The European Union introduced the REPowerEU plan as a step towards energy independence from Russian natural gas and oil. In order to accomplish this, the plan lays out concrete goals that accelerate the transition to renewable energy like doubling solar photovoltaic capacity by 2025 and improving the permitting process for major renewable projects. The majority of the bill is focused on energy savings through consumer and commercial renewable adoption.
The United States passed the Inflation Reduction Act which mainly functions as a climate change bill. The Act earmarks nearly 50 percent of its $800 billion budget for clean energy and climate mitigation initiatives. Many of the initiatives in the bill incentivize consumers to adopt renewable energy through tax credits, rebates, and green loans.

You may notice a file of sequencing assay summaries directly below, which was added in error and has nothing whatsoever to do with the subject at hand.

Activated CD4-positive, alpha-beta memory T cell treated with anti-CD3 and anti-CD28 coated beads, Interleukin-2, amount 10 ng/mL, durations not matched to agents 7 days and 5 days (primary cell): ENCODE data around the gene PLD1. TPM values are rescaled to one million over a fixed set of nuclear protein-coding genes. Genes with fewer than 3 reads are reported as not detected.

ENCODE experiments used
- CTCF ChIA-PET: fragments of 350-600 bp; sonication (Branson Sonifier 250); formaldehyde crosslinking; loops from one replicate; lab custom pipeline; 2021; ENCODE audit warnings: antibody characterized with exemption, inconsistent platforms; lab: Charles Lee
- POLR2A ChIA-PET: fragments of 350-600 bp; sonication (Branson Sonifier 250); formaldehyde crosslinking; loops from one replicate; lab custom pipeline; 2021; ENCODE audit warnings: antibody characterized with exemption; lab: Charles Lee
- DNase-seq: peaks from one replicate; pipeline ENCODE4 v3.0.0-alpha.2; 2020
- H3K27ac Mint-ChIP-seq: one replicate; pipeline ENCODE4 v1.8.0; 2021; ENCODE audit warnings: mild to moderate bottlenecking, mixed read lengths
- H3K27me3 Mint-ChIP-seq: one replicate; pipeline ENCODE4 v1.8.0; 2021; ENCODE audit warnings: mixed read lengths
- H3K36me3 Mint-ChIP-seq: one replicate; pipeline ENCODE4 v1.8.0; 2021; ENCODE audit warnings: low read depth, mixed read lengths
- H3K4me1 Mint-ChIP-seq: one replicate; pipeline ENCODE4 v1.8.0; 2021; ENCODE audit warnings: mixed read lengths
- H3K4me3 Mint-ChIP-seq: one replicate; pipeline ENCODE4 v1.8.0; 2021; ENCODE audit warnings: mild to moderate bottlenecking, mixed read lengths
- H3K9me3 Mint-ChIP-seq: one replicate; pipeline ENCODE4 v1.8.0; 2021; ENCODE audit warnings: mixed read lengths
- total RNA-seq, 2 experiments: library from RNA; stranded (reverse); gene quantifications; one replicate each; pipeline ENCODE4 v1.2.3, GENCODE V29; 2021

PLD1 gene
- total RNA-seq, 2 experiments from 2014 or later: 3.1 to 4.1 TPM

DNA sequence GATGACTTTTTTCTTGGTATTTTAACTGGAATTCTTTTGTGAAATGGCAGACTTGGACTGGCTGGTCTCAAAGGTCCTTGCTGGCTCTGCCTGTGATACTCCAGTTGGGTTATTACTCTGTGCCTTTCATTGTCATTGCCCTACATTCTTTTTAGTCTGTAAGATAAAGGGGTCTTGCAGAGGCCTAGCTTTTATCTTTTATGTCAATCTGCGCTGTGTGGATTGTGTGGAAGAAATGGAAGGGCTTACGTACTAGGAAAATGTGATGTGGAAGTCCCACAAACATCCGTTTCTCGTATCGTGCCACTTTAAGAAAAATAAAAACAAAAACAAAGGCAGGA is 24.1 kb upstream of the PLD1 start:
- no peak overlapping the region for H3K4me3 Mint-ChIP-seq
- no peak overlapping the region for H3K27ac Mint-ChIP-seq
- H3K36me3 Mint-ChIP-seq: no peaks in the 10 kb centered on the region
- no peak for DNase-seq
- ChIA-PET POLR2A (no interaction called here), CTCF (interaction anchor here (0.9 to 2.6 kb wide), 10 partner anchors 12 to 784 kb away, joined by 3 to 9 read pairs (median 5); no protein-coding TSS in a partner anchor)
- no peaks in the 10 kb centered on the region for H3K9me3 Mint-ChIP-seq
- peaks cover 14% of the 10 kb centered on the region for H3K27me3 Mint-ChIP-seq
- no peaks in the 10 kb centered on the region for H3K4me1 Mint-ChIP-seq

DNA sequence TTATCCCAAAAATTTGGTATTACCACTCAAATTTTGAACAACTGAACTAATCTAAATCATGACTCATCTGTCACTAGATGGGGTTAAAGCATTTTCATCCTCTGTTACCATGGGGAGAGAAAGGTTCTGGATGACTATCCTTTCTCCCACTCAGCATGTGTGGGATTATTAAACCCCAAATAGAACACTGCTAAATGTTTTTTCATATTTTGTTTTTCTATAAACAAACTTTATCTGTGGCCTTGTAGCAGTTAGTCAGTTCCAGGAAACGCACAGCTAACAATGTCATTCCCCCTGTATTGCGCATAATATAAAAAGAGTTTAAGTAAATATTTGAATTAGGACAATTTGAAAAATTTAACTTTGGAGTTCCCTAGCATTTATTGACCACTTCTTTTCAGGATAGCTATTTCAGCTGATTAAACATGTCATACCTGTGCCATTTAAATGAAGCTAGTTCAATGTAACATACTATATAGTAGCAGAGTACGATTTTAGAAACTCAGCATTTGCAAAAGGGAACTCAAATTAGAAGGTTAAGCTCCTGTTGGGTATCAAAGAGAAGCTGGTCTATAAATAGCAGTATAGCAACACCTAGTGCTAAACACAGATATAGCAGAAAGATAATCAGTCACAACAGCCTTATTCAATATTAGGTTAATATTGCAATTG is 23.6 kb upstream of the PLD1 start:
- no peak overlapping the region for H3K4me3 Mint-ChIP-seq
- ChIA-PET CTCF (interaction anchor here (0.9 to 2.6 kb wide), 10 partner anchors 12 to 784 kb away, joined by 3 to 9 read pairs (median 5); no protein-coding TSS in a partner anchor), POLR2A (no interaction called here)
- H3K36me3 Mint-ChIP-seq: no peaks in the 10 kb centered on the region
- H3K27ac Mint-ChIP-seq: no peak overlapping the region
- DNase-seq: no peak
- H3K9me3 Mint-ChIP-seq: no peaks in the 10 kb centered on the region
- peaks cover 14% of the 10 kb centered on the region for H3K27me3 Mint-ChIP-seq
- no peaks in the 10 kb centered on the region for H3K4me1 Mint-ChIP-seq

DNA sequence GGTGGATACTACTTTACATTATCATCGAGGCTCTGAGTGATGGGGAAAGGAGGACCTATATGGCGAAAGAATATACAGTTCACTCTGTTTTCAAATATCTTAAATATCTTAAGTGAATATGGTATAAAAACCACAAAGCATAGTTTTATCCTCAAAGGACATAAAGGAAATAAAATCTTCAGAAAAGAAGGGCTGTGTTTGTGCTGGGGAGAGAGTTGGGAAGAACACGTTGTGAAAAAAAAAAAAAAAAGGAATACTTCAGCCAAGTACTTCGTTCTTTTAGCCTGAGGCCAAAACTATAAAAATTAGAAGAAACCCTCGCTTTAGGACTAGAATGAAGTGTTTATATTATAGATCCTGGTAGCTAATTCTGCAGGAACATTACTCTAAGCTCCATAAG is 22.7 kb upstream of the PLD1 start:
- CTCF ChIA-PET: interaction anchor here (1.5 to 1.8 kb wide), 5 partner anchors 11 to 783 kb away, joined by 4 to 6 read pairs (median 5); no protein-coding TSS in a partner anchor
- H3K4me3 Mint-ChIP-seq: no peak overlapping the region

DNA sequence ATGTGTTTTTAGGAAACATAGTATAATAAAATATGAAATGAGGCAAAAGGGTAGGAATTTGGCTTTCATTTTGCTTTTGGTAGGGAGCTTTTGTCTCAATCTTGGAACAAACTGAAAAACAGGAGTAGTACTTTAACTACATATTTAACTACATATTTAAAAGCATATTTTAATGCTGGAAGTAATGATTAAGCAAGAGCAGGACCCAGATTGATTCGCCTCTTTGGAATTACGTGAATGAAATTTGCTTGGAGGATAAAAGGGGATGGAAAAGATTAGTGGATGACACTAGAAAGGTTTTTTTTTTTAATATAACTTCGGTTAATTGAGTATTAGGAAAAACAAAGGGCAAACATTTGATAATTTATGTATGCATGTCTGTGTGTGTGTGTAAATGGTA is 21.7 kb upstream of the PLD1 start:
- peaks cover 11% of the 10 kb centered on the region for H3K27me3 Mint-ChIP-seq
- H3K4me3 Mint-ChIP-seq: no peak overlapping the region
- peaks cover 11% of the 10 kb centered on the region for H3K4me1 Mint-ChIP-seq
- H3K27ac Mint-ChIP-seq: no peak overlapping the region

China and India
Coal remains a reliable and steady power source for most developing nations due to its availability and cost. The global energy crisis caused China and India to prioritize energy security by re-opening and extending the life of coal-fired power plants. Despite increasing their reliance on coal, China and India are deploying some of the largest renewable energy farms in the world.
India invested over $1 billion in deploying the largest solar park that spans over 14,000 acres (about one-third the size of Washington D.C) and generates approximately 2.25 GW of energy. The construction of Bhadla Solar Park began in 2015 and continues to expand its solar energy generation. India also met its COP 21- Paris Summit pledge of 40% of its power capacity from non-fossil fuels almost nine years ahead of its commitment.
In China, Huaneng Power International deployed the largest floating photovoltaic project which generates 320 MW of renewable energy. The floatovoltaic project is one of many renewable projects that cements China as the world leader in wind and solar energy production. In addition, China’s solar power capacity is set for a record increase by adding 75 to 90 GW of solar power in 2022.